California health officials Tuesday warned the public that the consumption of unpasteurized (raw) dairy products may cause serious illness after six Northern California residents have recently been diagnosed with campylobacteriosis, a bacterial infection that can come from consuming contaminated raw milk.
A recent investigation conducted by CDPH identified multiple bottles of Claravale Farm raw milk that tested positive for Campylobacter. Under the direction of the California Department of Food and Agriculture (CDFA), Claravale Farm has initiated a recall of the affected product.
Although the sale of raw milk from some dairies is legal in California, CDPH does not recommend drinking raw milk or raw milk products or giving raw milk, colostrum, raw cream or other raw milk products to children. Raw milk products sold in California are required to carry a warning label:
“WARNING: Raw (unpasteurized) milk and raw milk dairy products may contain disease-causing microorganisms. Persons at highest risk of disease from these organisms include newborns and infants; the elderly; pregnant women; those taking corticosteroids, antibiotics or antacids; and those having chronic illnesses or other conditions that weaken their immunity.”
Campylobacteriosis may cause diarrhea, abdominal pain, fever, nausea, and vomiting within two to five days after exposure to the organism. Illness can last for up to a week or more and can be especially severe for those who have weakened or compromised immune systems, and for young children and the elderly. Although most people who get campylobacteriosis recover completely, some patients do suffer long-term effects, including arthritis and paralysis.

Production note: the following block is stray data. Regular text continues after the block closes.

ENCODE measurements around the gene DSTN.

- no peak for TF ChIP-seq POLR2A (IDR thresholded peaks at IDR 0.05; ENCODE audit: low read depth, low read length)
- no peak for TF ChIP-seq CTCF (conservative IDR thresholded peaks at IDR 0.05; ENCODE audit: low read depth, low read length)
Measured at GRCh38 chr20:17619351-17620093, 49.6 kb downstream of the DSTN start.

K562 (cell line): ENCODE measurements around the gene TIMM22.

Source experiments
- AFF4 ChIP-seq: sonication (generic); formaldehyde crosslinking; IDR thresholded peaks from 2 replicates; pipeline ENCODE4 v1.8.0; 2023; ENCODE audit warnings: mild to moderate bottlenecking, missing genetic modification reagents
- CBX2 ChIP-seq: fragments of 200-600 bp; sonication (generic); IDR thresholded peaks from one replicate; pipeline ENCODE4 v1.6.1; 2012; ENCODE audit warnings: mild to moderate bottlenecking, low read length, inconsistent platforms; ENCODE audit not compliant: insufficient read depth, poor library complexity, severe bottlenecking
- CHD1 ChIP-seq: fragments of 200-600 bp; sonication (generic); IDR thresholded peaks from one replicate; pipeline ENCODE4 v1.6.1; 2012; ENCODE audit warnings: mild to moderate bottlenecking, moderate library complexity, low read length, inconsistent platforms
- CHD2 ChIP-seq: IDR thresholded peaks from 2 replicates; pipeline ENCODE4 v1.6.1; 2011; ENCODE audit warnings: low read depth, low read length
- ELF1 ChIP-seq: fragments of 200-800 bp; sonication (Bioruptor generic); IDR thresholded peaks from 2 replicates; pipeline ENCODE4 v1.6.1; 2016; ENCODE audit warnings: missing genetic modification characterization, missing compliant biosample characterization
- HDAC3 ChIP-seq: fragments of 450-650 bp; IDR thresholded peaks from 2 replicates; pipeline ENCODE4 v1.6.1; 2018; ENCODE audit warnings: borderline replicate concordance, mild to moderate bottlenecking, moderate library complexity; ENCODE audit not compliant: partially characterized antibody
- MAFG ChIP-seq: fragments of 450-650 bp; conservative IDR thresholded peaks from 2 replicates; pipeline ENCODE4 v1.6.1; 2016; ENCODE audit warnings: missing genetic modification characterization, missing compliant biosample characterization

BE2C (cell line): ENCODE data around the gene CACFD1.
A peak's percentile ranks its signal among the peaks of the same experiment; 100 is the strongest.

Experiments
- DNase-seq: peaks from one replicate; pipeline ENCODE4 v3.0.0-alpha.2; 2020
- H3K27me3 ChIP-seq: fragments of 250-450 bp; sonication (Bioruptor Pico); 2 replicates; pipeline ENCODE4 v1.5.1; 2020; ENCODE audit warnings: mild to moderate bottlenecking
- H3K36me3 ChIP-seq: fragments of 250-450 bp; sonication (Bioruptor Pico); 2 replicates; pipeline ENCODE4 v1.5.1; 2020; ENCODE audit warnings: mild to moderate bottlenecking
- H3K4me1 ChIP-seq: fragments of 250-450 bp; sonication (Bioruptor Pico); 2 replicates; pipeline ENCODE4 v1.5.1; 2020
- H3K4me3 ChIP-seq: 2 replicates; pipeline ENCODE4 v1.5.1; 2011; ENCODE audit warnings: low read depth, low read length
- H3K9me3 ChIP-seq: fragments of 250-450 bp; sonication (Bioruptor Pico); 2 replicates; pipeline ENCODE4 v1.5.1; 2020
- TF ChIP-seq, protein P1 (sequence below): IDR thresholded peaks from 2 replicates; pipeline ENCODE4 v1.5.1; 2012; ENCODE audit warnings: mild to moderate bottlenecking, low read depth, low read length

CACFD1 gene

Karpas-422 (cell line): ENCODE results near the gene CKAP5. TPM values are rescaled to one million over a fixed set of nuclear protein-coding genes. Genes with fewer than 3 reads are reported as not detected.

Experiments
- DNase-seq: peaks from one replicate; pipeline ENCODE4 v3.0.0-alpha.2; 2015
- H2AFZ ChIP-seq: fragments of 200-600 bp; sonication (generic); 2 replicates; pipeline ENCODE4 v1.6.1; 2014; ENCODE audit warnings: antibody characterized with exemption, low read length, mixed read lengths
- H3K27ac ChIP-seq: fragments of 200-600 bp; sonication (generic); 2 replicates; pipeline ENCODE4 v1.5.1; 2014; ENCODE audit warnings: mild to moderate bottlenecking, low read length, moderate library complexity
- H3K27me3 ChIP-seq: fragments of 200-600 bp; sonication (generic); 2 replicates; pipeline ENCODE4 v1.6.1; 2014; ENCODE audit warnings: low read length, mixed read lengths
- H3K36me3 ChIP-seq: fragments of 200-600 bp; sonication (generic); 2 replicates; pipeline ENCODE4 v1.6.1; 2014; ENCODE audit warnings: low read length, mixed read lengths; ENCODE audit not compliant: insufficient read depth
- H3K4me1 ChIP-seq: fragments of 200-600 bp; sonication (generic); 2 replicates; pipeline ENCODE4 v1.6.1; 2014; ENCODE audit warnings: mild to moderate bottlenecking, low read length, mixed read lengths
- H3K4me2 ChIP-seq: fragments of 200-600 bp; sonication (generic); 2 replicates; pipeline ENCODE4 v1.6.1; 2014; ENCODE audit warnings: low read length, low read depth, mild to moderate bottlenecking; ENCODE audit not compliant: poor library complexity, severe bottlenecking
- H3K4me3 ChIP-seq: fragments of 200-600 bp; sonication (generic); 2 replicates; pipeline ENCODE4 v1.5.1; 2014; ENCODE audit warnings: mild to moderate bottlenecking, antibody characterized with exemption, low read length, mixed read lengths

Raw milk is milk from cows, goats, sheep, or other animals that has not been pasteurized (heat treated) to kill harmful germs. A wide variety of germs that can make people sick have been found in raw milk, such as Brucella, Campylobacter, Listeria, Mycobacterium bovis, Salmonella, and Shiga toxin-producing Escherichia coli, including E. coli O157. E. coli O157 can cause hemolytic uremic syndrome, which is a sometimes deadly cause of anemia and potentially permanent kidney failure. Raw milk contaminated with disease-causing bacteria does not smell or look any different from uncontaminated raw milk, and there is no easy way for the consumer to know whether the raw milk is contaminated.